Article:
22/07/2015 - 12:37

R-Codes changes to result in more sprawl

22/07/2015 - 12:37


Save articles for future reference.
R-Codes changes to result in more sprawl

Changes to residential development guidelines – designed to ensure density is built in appropriate locations – have the potential to drive up the price of housing, put pressure on existing infrastructure and encourage urban sprawl, according to prominent industry players.

Planning Minister John Day today unveiled tweaks to the R-Codes system, which he said would better control apartment development in suburban areas.

The changes include a reintroduction of a site area per dwelling calculation, which reduces the number of apartments that can be built on blocks zoned R30 and R35.

Mr Day said the changes were in response to community and local government feedback and brought the rules for apartments in line with those of units and townhouses, ensuring development is appropriate for the surrounding area.

“This change will provide local governments with the confidence, and in some cases, direction, to deliver density in areas around high-frequency public transport and major commercial and employment precincts,” Mr Day said.

“Focusing density to these areas creates vibrant communities where people can live, work and play while reducing our dependency on cars.”

However, the changes have not been welcomed by the property industry.

Property Council of Australia WA executive director Joe Lenzo said there was no hard evidence that the changes were necessary, saying they were a knee-jerk reaction to pressure from councils opposed to urban infill.

“Nothing happens in isolation and stymying development in inner suburbs simply forces the expansion of Perth’s outer boundaries,” Mr Lenzo said.

“This is in direct contradiction with the state government’s own 3.5 million policy.

“If these changes are supposed to target development around activity centres and stations they must be accompanied by significant rezoning in those areas or there is no hope of state and local governments reaching their infill targets.”

Master Builders Association director of housing Geoff Cooper said the changes were short-sighted and would restrict the housing choice available.

Earlier today, Business News reported vacancies in Perth apartments were lower than that of the wider market, which Mr Cooper said was an indication of residents’ desire for higher density living.

“By tightening the planning law screws, the Minister for Planning is denying people something that they clearly want – that is apartment living in Perth,” Mr Cooper said.

“The planning minister seems to want to keep a flat Perth policy in place. Greenfield development on Perth’s suburban fringe currently accounts for three quarters of new development, which the WA government seems to want to remain.

“Governments need to step back and let the market decide what sort of housing it wants.”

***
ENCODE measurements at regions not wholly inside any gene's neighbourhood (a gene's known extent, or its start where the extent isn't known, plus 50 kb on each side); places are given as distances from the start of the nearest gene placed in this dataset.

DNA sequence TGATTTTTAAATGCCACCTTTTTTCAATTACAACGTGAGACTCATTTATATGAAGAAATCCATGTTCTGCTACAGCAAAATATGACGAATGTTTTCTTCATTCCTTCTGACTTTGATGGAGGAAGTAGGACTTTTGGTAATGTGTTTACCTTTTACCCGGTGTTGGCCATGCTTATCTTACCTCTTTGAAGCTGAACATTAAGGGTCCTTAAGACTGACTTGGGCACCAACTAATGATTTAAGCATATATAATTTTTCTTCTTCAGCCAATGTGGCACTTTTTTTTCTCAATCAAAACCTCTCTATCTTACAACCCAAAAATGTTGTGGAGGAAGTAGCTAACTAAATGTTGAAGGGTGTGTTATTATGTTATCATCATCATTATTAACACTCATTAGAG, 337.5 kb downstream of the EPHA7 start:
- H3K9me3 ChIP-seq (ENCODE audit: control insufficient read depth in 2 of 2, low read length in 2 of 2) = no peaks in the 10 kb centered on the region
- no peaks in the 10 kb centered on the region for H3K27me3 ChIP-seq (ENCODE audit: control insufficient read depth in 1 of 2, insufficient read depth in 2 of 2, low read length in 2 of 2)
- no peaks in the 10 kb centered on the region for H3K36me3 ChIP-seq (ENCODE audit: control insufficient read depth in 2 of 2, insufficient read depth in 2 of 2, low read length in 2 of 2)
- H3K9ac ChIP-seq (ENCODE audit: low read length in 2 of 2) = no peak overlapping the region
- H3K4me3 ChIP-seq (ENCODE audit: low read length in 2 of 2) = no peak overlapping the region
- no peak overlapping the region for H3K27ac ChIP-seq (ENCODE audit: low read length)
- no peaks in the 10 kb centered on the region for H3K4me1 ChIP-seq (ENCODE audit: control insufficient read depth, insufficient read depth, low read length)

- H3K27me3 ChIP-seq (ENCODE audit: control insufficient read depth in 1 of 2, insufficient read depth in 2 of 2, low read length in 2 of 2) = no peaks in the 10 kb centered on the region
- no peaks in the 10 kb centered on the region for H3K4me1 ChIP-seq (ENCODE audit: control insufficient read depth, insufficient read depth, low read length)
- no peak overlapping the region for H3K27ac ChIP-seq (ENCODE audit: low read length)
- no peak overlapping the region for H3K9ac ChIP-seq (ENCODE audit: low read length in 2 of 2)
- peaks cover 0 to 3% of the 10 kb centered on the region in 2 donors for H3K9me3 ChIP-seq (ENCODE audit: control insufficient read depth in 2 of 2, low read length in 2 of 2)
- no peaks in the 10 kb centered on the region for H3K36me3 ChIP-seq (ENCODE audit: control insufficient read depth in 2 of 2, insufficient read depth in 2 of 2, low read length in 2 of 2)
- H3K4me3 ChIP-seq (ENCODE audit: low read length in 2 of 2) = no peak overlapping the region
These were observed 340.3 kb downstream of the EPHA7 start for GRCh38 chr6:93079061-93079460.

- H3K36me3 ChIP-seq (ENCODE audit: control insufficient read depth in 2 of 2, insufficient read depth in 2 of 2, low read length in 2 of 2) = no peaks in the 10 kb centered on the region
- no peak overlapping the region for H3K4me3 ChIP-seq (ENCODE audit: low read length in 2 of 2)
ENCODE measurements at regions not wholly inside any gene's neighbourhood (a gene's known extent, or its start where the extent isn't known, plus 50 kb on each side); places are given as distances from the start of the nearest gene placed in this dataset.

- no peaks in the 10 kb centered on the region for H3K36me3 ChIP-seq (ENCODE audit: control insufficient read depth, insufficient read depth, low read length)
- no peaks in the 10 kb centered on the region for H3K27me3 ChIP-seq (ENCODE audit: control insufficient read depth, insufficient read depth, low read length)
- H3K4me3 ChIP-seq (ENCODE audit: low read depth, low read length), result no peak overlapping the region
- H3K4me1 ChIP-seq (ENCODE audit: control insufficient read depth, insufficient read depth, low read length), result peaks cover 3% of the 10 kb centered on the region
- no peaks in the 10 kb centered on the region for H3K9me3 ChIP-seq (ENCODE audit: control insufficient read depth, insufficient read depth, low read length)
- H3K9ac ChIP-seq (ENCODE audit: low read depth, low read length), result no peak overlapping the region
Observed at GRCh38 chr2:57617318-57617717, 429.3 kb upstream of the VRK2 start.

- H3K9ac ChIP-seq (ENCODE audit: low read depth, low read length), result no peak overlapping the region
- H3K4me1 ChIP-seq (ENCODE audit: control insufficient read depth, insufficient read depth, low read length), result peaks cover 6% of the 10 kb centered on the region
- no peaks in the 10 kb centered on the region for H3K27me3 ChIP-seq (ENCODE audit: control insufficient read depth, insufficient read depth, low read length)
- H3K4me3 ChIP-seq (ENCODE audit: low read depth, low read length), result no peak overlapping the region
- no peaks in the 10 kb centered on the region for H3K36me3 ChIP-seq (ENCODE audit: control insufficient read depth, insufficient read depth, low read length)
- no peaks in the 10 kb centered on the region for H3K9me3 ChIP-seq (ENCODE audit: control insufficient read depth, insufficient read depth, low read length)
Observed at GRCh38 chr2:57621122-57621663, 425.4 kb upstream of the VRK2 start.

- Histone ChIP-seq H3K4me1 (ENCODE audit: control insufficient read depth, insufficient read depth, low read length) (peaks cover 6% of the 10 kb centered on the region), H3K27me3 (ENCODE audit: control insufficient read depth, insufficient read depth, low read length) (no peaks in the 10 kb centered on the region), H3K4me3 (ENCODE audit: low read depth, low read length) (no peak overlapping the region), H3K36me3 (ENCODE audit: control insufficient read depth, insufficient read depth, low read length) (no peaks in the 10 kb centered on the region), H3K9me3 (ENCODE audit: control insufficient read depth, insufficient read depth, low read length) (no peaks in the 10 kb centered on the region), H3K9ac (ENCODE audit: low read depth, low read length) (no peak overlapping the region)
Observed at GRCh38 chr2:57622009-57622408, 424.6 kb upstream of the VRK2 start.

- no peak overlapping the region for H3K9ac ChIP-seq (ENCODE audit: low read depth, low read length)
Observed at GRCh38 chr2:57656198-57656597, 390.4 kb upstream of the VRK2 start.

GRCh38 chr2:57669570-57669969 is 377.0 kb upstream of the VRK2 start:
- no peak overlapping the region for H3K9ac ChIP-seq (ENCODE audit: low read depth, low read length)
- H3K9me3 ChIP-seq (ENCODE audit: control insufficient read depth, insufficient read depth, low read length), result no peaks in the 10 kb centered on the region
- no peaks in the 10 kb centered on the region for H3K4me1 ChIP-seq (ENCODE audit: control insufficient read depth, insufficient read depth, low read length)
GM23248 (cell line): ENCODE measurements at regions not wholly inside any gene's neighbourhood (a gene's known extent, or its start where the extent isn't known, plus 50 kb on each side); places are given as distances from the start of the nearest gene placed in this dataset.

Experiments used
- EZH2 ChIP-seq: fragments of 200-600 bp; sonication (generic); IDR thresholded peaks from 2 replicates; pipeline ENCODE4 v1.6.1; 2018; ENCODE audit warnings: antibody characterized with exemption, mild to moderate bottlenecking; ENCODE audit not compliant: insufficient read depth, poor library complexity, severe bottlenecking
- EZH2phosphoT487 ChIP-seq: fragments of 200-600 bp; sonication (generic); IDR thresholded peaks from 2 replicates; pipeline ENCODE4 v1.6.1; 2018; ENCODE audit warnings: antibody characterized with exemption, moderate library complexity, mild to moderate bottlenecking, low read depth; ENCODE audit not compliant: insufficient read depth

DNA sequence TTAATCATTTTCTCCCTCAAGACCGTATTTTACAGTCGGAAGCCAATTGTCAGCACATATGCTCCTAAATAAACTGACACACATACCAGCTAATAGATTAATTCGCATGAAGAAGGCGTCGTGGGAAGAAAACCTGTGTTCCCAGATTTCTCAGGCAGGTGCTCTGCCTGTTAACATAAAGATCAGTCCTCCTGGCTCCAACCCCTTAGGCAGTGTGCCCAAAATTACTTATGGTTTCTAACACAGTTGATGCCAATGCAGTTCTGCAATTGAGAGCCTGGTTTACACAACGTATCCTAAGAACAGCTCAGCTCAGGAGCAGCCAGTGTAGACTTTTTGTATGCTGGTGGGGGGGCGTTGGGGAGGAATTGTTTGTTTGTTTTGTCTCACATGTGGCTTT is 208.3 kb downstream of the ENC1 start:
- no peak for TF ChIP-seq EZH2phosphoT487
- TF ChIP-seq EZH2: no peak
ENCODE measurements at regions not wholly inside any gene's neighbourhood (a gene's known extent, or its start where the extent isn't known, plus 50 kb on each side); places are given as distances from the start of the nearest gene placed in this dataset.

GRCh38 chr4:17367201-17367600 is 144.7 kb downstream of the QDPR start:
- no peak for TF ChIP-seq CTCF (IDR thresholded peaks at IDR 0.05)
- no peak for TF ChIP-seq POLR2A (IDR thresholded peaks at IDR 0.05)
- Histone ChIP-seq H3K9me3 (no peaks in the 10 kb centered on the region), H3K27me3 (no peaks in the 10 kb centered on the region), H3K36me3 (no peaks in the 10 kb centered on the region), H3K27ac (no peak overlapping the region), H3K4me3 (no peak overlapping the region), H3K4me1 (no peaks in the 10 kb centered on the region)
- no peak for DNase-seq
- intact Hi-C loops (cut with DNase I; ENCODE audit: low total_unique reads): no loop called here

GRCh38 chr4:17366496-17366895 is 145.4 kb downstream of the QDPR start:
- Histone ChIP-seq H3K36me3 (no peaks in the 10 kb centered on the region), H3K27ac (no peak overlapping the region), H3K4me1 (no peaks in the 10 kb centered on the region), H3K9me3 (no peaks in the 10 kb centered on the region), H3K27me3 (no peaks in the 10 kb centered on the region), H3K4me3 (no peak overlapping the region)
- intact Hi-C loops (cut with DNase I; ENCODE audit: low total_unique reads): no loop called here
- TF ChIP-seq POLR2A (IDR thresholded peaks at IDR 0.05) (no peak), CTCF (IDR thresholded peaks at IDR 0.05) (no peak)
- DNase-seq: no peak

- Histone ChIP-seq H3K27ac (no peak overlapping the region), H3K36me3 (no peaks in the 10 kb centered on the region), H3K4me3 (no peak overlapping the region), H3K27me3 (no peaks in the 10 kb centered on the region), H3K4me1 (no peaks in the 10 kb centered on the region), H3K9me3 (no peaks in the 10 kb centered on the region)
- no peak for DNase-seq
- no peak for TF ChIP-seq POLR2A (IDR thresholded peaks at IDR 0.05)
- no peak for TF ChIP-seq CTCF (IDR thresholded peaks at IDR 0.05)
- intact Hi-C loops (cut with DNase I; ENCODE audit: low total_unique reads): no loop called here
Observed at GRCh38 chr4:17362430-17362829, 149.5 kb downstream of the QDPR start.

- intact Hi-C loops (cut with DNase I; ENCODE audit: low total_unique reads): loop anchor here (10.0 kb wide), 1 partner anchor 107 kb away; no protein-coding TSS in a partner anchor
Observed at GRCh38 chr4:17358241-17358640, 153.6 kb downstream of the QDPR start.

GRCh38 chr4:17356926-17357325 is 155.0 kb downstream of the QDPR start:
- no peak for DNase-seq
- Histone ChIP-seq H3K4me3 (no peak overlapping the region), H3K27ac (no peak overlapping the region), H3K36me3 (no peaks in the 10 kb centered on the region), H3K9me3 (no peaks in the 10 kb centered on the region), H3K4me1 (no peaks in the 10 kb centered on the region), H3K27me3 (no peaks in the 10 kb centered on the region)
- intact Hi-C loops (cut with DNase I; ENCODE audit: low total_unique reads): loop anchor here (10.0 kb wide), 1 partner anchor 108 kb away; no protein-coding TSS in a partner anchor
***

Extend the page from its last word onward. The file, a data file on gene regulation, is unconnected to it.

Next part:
Momentum Wealth managing director Damian Collins described the changes as disappointing for the industry, but said they were also predictable, because of community opposition to multiple dwellings.

“What the most disappointing part from our point of view is it really seems to me that the government has given in to councils who, rather than modernise their planning schemes and make it fit with the future of Perth, they’ve just put their hands up and said ‘it’s too hard, we don’t want it’,” Mr Collins said.

“We’re at 28 per cent on urban infill, versus a 47 per cent target.

“We’re already miles behind; this will make it even harder to hit those targets.”

Mr Collins said councils needed to be forced to change their planning schemes, or the state government to take over planning to ensure development at density was achieved in areas where they should.

But Mr Collins did acknowledge developers were facing significant challenges getting around the arguments brought forward by opponents of high-density living.

“It takes a few locally active people to start rabble rousing, and of course they contact councillors, who contact local members and it all feeds back to the state government," he said.

“Community newspapers have run a lot of headlines against it, I was reading one last week about some very modest changes proposed in the Town of Cambridge, and people were calling the mayor Hitler.

“And there is a councillor in the Town of Bassendean who said he’d rather go to jail than approve multiple dwellings at a council meeting.

“The language is just emotive way beyond the reality of what these things are; they are just small-scale apartment projects in the suburbs.

“People have gotten very emotive about it, but Perth needs to change, we cannot grow from 2 million to 4 million at the same scale and at the same urban sprawl.”


Subscription Options